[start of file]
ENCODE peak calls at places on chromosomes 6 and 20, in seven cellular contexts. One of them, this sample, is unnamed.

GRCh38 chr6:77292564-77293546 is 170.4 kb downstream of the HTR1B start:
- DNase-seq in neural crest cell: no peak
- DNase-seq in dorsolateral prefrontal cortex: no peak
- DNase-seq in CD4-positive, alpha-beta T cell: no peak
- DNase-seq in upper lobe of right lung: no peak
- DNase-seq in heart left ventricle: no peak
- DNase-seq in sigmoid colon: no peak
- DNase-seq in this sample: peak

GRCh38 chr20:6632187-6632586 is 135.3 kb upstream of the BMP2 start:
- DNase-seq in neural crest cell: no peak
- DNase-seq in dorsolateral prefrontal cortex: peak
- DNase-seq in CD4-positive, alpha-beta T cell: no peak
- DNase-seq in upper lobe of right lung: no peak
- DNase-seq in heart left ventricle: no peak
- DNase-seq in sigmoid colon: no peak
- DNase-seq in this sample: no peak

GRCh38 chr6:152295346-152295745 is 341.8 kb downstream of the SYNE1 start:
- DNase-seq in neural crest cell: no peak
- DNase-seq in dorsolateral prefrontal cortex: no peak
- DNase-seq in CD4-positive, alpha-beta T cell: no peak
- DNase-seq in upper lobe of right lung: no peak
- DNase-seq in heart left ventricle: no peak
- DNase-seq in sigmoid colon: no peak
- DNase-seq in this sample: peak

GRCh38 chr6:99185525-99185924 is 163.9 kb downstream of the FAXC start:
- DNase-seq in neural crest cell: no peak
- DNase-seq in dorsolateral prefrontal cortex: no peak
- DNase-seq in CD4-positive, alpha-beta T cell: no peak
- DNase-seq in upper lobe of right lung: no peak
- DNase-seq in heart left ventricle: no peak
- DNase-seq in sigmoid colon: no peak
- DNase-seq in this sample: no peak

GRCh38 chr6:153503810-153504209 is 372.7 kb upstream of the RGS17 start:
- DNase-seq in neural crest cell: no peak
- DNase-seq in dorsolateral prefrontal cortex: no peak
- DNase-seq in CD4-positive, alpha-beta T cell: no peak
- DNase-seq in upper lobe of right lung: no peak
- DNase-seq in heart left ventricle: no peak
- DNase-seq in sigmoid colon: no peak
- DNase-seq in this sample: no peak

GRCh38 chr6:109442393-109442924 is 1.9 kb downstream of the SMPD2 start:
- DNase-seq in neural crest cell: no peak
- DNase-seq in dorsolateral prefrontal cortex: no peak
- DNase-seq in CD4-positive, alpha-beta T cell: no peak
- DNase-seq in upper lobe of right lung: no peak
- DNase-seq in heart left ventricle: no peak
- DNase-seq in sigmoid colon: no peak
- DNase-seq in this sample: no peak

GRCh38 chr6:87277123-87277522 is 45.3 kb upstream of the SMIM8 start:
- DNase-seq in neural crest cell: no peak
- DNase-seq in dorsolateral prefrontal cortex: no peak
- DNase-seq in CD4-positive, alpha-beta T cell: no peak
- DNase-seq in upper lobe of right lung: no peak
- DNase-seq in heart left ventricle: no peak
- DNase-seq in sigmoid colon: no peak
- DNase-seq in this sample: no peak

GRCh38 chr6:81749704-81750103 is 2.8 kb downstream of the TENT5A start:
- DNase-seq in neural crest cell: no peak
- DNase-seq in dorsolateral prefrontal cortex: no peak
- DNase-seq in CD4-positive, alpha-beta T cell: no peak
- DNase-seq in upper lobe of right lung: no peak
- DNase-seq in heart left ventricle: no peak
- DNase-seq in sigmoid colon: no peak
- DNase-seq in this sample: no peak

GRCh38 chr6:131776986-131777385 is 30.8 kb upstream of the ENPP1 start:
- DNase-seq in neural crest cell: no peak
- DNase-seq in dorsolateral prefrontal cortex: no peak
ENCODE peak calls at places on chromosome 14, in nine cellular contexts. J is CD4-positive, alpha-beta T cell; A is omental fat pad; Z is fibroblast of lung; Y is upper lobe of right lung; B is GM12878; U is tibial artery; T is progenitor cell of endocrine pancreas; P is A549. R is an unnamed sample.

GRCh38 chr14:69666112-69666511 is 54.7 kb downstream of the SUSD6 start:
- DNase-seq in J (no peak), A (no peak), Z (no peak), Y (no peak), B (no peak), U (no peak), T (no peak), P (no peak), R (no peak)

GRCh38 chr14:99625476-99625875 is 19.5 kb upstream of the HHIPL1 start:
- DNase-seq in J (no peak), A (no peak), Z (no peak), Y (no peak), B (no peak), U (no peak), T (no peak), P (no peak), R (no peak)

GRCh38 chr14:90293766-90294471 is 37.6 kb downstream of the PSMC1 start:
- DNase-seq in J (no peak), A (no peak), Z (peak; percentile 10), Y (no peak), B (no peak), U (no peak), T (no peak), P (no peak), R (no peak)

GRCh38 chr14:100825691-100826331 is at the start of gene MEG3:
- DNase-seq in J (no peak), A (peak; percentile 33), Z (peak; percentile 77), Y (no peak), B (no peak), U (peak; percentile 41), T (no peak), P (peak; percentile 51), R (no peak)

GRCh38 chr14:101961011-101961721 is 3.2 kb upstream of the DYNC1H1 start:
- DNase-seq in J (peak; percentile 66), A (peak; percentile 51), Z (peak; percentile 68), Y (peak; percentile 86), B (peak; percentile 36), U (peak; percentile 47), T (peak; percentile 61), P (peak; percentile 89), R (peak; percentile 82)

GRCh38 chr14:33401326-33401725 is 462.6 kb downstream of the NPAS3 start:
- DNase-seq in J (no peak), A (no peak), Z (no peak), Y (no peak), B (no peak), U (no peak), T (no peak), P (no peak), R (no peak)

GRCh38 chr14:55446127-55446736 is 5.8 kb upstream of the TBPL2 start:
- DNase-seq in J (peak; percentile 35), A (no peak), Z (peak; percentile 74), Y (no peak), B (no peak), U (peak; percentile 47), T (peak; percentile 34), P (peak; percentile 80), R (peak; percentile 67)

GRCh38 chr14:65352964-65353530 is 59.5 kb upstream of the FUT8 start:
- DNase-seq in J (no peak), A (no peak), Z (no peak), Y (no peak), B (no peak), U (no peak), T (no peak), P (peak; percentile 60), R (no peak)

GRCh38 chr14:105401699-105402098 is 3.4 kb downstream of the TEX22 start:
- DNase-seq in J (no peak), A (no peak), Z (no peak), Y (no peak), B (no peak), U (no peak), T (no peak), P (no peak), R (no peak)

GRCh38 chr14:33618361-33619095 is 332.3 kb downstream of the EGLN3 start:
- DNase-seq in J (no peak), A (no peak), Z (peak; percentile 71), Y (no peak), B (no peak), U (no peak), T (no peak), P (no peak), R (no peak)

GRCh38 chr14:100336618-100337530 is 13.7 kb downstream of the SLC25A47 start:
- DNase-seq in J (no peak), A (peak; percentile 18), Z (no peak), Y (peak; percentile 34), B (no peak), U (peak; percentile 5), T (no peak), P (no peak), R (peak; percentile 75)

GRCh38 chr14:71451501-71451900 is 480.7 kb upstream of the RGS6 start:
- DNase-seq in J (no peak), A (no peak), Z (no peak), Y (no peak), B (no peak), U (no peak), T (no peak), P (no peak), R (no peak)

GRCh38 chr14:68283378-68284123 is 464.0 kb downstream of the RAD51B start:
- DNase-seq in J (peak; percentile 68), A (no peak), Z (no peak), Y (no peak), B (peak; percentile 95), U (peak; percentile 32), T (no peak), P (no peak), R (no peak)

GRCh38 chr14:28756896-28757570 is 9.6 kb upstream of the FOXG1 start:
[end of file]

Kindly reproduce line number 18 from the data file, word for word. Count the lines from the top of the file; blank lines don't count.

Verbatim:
GRCh38 chr6:152295346-152295745 is 341.8 kb downstream of the SYNE1 start: